Samples were collected from across the geographic range of each species studied (Figure 1). Sources for these samples included carcasses salvaged at wind-energy facilities and museum specimens. All samples used were collected during summer months (June and July), presumably after molting and prior to fall migration (Fraser et al., 2013) and can be assumed to be of known origin. All samples have been used previously in other research studies, and so we combined past data sources with data generated for this study (Table 1). In total, 279 samples were used: 96 for Lasiurus borealis, 134 for L. cinereus, and 49 for Lasionycteris noctivagans. Specifically, Lasiurus borealis samples were used in Pylant et al. (2016), Campbell et al. (2020), and Wieringa et al. (2020) to test the use of δ2H and trace element information for the assignment of origin. Samples for L. cinereus and Lasionycteris noctivagans were used in δ2H analyses only (Campbell et al., 2020; Pylant et al., 2016) and so trace element data were generated for these samples as well, as described below. Based on sampling time, we assume that the location of sampling is close to the summering location for that individual, indicating that the fur composition represents the δ2H and trace element values in that area.
|Species||Stable hydrogen isotopes||Trace elements||SDM|
|Lasiurus borealis||Pylant et al. (2016); Campbell et al. (2020)||Wieringa et al. (2020)||Wieringa et al. (2021)|
|Lasiurus cinereus||Pylant et al. (2016); Campbell et al. (2020)||This study||Wieringa et al. (2021)|
|Lasionycteris noctivagans||Pylant et al. (2016); Campbell et al. (2020)||This study||Wieringa et al. (2021)|
Trace element assignment
Trace element data for Lasiurus borealis samples were taken from Wieringa et al. (2020). Data for samples of L. cinereus and Lasionycteris noctivagans were generated for this study following the methods described in Wieringa et al. (2020). For a given individual, as with the δ2H analyses, hair samples were cleaned with Triton X and rinsed with acetone as recommended by Flache, Becker, et al. (2015). Fur was then placed in low-density polyethylene tubes after gold trichlorite was added at 1 ppm as a mercury stabilizer. Fur was then digested using 1 mL of HNO3 and placing the sample on a heating block at 70°C for 1 h. The samples were allowed to cool to room temperature and were diluted to a final volume of 10 mL with a 10 ppb indium control standard.
The samples were then analyzed with a ThermoFinnigan Element 2 high-resolution inductively coupled plasma mass spectrometry (ICP-MS) at the Trace Element Research Lab (TERL) at The Ohio State University. The samples were compared to a narrow-range calibration curve to determine the concentration of elements present in each sample. During a run, every 10–15 samples, the blank and a calibration standard were reanalyzed to ensure the accuracy of our results. We then corrected each sample using the internal standard using the integrated software.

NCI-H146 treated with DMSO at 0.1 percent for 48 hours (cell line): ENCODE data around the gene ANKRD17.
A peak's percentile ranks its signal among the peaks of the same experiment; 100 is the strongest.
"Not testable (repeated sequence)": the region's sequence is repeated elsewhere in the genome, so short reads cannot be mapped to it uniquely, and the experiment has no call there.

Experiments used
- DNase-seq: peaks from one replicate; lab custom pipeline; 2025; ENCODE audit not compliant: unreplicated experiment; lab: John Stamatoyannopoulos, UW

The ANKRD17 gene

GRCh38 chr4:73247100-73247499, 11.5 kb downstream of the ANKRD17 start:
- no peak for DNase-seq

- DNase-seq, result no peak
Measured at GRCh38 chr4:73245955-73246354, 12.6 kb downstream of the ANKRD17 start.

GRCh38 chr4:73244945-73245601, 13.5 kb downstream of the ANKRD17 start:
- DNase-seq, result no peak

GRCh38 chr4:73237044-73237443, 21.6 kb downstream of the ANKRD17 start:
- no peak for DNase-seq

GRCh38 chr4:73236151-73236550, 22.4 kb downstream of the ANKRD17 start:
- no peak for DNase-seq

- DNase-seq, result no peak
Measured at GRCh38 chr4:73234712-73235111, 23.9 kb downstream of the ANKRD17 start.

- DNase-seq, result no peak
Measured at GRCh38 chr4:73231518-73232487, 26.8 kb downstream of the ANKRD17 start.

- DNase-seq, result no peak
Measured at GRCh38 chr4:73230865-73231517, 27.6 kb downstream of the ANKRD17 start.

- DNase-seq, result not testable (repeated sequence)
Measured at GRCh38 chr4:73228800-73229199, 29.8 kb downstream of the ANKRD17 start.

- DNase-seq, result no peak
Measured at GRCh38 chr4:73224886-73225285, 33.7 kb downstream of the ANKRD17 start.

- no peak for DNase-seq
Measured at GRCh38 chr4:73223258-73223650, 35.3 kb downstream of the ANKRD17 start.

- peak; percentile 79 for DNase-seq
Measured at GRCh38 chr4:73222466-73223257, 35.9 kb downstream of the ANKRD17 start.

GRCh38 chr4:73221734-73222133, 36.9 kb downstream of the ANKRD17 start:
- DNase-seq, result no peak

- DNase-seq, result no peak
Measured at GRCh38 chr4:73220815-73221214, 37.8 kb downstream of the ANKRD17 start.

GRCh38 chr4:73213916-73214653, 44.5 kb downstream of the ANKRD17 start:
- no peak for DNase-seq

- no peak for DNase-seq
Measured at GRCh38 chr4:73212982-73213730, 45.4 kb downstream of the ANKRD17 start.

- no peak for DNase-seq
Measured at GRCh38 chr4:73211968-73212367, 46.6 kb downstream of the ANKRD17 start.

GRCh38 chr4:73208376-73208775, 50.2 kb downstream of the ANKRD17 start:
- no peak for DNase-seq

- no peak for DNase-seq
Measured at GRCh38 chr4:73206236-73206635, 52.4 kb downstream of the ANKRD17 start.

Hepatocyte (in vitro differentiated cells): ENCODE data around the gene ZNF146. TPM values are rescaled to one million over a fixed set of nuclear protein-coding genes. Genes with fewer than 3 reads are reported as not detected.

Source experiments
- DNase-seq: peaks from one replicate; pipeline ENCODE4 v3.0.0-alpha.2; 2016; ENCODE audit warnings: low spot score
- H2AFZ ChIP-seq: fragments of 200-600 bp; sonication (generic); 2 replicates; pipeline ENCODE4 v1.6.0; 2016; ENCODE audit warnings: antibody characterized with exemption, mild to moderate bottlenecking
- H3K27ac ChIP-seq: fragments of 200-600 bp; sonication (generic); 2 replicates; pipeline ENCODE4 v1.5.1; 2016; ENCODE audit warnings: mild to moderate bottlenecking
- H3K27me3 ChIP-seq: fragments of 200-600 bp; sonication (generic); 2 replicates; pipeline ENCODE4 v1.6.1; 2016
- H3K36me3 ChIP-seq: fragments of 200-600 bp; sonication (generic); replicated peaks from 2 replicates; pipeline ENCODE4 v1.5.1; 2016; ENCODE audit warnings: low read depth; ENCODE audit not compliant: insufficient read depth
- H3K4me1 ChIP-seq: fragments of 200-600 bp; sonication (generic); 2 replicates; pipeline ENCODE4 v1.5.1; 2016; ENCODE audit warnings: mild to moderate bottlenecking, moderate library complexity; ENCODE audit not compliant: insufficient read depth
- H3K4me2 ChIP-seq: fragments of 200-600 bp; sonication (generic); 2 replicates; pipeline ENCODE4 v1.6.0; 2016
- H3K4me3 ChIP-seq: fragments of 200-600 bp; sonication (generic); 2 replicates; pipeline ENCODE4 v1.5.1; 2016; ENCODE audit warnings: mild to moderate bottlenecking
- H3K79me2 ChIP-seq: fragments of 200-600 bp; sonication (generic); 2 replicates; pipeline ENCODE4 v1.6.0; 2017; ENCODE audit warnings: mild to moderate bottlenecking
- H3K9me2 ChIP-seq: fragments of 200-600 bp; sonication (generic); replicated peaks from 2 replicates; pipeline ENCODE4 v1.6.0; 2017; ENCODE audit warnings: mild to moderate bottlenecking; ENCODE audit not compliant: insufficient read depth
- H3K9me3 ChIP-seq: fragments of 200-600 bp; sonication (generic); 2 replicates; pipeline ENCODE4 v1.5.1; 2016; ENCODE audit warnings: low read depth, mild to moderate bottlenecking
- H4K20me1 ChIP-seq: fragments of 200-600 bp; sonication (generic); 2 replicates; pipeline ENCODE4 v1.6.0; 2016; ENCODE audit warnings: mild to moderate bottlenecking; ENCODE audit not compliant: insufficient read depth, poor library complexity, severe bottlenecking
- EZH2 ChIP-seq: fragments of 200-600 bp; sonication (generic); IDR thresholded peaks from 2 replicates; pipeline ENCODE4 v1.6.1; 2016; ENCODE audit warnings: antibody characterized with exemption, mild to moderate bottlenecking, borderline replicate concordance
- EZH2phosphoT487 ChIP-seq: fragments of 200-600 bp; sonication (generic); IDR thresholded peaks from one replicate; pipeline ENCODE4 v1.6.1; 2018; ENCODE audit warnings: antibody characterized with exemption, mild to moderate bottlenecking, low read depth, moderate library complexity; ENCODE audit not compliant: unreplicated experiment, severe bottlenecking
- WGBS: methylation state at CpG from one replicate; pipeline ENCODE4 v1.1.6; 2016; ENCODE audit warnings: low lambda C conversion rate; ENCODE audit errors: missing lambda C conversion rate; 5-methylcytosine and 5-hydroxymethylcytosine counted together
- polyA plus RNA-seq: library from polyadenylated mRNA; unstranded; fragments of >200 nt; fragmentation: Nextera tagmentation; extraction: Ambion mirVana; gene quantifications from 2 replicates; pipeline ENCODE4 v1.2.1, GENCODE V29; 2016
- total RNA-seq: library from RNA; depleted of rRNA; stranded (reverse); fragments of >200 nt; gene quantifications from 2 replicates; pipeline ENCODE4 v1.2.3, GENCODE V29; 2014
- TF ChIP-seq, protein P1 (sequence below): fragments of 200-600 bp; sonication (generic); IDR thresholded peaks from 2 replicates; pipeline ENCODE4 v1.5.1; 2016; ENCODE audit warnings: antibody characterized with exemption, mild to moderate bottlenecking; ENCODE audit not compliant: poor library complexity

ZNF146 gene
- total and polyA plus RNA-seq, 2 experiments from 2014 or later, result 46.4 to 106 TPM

Species distribution modeling
We used SDMs generated in Wieringa et al. (2021). For this study, we only used SDMs from summer months as that is when the fur for all other analyses was grown on the sampled bats. To do this, we created ensemble SDM for each species combining June and July distribution models from Wieringa et al. (2021) via averaging (reflecting the mean probability of occurrence). The ensemble models were then normalized to sum to 1.
Combining assignment models
To determine the best combination, we evaluated each iteration using several metrics. First, we used the area under the curve (AUC) metric to estimate that the probability that a randomly selected true origin location will have an assignment probability that is greater than the assignment probability of a randomly selected non-origin location. We calculated AUC using randomly generated background points, the known sampling location, and the “sdmvspecies” package (Duan et al., 2015). This approach jointly evaluates the accuracy and precision of different models, and a higher value of AUC is an indication of better performance (Rundel et al., 2013). Second, we also used a distance-based approach by quantifying the shortest distance between the highest probability cell and the known origin (Rundel et al., 2013). This allows us to understand if the highest value cell or averaged 95th quantile cell location are good representations of known origin. However, as noted in Campbell et al. (2020), distance to the highest value cell is subject to large amounts of bias. They showed that the error rates for minimum distances to the 99th and 95th quantile probability thresholds were very high for these species. To account for this, we also calculated the distance to the average 75th quantile cell.